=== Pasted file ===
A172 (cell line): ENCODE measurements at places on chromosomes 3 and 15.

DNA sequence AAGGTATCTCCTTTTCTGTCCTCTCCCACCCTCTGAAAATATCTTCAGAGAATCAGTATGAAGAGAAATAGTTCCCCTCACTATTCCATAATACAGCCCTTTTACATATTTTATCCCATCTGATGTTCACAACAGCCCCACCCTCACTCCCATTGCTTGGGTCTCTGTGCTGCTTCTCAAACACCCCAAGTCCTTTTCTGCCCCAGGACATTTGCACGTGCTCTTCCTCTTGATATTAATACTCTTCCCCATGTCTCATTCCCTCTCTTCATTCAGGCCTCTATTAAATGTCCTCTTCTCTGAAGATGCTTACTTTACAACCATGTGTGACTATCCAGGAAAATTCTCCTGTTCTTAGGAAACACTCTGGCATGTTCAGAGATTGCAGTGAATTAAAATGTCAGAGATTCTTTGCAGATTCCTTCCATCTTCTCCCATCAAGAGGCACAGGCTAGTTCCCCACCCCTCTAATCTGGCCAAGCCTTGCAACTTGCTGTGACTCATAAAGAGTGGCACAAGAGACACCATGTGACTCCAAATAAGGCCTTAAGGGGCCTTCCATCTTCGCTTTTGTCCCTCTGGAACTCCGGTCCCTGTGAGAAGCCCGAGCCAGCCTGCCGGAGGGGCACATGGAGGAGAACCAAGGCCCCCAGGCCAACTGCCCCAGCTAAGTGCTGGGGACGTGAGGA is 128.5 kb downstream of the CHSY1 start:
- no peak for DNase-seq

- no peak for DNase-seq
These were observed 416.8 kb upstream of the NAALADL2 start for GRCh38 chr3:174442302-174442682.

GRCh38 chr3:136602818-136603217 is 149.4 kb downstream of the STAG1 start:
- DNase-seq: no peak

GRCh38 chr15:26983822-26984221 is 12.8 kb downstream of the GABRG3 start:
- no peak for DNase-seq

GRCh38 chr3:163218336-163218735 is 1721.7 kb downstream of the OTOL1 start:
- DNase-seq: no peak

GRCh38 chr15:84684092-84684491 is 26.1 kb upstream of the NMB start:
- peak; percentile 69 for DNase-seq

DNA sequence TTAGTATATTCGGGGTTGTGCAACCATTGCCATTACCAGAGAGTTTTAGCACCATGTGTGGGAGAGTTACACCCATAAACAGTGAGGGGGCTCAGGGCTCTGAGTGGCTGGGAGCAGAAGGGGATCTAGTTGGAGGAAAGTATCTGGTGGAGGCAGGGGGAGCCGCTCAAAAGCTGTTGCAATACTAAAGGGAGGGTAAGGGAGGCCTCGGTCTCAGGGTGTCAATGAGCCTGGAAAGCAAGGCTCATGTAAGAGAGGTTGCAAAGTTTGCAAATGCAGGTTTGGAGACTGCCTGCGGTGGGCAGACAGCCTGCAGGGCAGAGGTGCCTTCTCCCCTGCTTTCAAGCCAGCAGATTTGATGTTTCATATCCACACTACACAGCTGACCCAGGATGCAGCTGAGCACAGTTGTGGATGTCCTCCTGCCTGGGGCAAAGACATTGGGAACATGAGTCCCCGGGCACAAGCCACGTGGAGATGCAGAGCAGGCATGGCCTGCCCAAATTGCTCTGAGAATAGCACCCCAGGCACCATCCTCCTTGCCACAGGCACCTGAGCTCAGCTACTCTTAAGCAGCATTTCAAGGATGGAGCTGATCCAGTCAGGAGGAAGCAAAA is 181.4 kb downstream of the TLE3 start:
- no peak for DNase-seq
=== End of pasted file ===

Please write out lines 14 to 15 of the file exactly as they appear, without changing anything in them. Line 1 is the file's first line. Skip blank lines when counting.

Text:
DNA sequence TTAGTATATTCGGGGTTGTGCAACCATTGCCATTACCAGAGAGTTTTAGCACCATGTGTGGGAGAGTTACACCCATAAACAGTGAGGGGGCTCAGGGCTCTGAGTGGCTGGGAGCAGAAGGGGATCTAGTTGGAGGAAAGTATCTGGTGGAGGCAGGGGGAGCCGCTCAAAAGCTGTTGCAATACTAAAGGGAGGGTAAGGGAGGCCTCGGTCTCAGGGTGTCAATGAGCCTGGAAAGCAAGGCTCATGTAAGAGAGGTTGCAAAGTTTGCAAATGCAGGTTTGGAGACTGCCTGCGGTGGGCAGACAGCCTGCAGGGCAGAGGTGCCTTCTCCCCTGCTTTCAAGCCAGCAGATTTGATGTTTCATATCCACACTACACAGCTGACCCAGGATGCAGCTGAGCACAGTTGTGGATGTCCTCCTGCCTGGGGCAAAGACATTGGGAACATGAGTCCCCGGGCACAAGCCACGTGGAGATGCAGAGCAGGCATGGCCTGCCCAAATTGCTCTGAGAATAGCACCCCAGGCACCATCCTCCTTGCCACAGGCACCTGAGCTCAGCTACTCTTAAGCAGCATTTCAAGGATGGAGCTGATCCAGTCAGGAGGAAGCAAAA is 181.4 kb downstream of the TLE3 start:
- no peak for DNase-seq